Cunliffe has been the UK’s permanent representative to the EU since January 2012, covering policy issues like negotiations on the banking union and a number of financial services dossiers. Between 2007 and 2011, he was prime minister’s adviser on Europe and global economic issues, and has held a number of senior positions in the Treasury and the government.
Her Majesty The Queen has agreed, on the recommendation of the Chancellor of the Exchequer and Prime Minister to appoint Sir Jon Cunliffe, currently United Kingdom Permanent Representative to the European Union, as Deputy Governor of the Bank of England with responsibility for Financial Stability, starting on 1 November 2013.
As the Bank’s Deputy Governor for Financial Stability, Sir Jon Cunliffe will play a crucial role in ensuring the safety and stability of the UK’s financial sector and will sit on the Bank’s Court of Directors, the Financial Policy Committee, the Monetary Policy Committee, the Board of the Prudential Regulation Authority, and will represent the Bank on a number of national and international bodies.
The new deputy governor was behind the tripartite system set up by New Labour in 1997, whereby the Bank of England, Financial Services Authority and the Treasury worked together to regulate the economy.
A report from the House of Lords in June 2009 blamed the tripartite system for causing the financial crisis because it was not clear who was in charge and not enough attention was paid to macro-prudential supervision.
He was also the senior official in May 2010's talks over the first Greek bailout leading to the creation of the European Financial Stability Mechanism bailout fund.
And, however reluctantly, Cunliffe was the man who formally handed Tony Blair authority from the Treasury at an EU summit in December 2005 leading to a cut in Britain's rebate, thought to have cost the country's economy billions.
Announcing the appointment, the chancellor George Osborne said:
With his extensive experience in economic and financial policy, and very strong record of service at the highest levels of government in this country and internationally, Sir Jon Cunliffe will be an outstanding Deputy Governor of the Bank of England.
Sir Jon will be instrumental in ensuring the success of the Bank’s enhanced responsibilities for financial stability. His deep experience in engaging with the European Union will be instrumental in ensuring Britain’s financial services are well represented and protected. I wish him well in his new role.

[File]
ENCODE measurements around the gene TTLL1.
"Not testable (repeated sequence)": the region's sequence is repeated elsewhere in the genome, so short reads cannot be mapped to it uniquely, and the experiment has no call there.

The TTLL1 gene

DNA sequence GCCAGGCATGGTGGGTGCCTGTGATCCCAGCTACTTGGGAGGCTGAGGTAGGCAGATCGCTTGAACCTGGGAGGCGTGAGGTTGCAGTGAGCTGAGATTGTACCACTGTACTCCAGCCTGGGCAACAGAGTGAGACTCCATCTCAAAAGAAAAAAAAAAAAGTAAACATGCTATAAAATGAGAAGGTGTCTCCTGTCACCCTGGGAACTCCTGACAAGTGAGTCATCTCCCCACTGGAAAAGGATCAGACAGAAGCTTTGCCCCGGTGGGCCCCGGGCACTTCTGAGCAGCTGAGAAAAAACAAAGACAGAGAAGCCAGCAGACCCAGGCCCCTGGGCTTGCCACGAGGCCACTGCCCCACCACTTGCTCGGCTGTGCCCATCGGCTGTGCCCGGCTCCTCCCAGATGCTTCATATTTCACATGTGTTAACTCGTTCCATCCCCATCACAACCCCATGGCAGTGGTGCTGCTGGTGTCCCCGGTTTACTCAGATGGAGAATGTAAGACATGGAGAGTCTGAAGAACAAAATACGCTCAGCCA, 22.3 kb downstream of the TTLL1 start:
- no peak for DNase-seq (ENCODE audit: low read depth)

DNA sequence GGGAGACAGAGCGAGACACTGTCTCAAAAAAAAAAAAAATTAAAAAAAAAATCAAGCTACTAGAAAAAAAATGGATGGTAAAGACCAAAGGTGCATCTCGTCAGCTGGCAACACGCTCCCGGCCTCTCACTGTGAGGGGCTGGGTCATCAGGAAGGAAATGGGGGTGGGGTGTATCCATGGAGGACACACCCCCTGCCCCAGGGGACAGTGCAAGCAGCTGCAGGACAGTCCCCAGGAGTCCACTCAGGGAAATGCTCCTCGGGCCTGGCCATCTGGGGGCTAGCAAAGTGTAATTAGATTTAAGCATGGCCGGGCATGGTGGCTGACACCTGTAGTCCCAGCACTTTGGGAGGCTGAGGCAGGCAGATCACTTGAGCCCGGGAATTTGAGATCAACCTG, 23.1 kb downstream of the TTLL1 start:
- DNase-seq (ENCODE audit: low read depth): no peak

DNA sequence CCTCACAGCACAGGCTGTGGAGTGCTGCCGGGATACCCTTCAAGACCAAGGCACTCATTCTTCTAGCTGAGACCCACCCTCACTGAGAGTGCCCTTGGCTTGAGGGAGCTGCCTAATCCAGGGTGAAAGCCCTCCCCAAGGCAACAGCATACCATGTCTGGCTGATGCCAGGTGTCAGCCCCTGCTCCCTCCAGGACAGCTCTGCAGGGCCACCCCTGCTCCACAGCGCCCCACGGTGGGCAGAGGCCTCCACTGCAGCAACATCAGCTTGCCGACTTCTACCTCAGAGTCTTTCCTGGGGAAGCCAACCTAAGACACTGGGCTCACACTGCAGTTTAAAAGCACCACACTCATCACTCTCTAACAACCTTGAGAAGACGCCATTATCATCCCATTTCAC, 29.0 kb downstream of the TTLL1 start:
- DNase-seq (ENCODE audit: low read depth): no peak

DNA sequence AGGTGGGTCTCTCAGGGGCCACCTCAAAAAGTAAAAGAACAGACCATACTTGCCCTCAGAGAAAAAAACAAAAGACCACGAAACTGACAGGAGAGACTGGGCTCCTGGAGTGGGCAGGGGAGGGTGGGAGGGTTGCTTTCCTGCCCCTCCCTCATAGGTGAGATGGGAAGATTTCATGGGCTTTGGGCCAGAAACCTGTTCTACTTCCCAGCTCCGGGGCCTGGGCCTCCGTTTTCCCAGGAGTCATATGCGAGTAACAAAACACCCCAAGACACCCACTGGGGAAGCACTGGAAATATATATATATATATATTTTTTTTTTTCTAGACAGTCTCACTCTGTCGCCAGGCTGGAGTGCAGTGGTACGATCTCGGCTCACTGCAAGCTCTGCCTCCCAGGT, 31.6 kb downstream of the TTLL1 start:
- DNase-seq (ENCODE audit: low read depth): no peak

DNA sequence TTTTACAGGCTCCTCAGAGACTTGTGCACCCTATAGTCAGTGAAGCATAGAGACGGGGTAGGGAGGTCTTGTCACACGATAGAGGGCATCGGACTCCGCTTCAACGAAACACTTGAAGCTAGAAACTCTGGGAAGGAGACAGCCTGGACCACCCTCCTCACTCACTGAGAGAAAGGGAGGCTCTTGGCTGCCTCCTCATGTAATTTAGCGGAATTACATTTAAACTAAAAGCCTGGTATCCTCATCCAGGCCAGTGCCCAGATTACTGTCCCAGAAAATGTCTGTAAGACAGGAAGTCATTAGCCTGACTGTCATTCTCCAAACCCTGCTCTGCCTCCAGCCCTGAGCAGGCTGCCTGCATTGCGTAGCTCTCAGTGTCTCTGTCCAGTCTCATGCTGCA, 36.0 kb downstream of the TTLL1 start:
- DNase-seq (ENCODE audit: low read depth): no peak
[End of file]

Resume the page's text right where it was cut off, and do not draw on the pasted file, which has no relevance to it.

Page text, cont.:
Current governor Mark Carney said he welcomed Cunliffe into the role, emphasising in particular his international experience with Europe and his role in negotiating a post-crisis international financial regulation strategy in 2009 when the UK chaired the G20. Carney would likely have met Cunliffe during G8 and G20 talks.
Here's a comment from the governor:
I am delighted that Sir Jon Cunliffe is to join the Bank of England. I have been fortunate to have worked with Jon for over a decade on a wide variety of international issues at the G7, G20 and Financial Stability Board. He is an outstanding public servant, with vast experience of financial and economic policy. He brings an important European and international perspective that will be vital in ensuring that the Bank of England can shape both the UK and international financial systems so that they effectively serve the needs of the real economy.
Carney is known to have had a say in choosing the new deputy governor. While Cunliffe is a Treasury man at heart, the Observer's economics editor Heather Stewart said the appointment would have been a blow to Andy Haldane, who is currently executive director of financial stability. The appointment could be Carney's way of creating more change at the bank.
Jon Cunliffe is a consummate Treasury mandarin. His appointment as dep governor sidelines the outstanding internal candidate, Andy Haldane.— Heather Stewart (@heatherstewart3) July 26, 2013
The HSBC economics team says Cunliffe's appointment could strengthen ties between the Treasury and the Bank, but warned against a possible further erosion of its independence.
Sir Jon's experience at the Treasury means he should fit into the MPC relatively easily, not least because on many occasions between 2005 and 2007 he was the Treasury representative present at MPC meetings.
What is less clear is his knowledge of the complexities of large financial institutions and the financial system as a whole. As Deputy Governor for Financial Stability, a key skill is an understanding of the workings of banks and other financial institutions. On this, Sir Jon is perhaps more of an unknown quantity.
And finally, a comment from the man himself:
I am delighted to have been appointed Deputy Governor for Financial Stability of the Bank of England. The Bank is of critical importance to the UK's prosperity and stability. It is both an honour and an exciting challenge to be joining the Bank now, as it takes on formally its new role and responsibilities for financial stability. I look forward to working with Mark Carney and all of the Bank team as this new chapter is written in the Bank's long and distinguished history.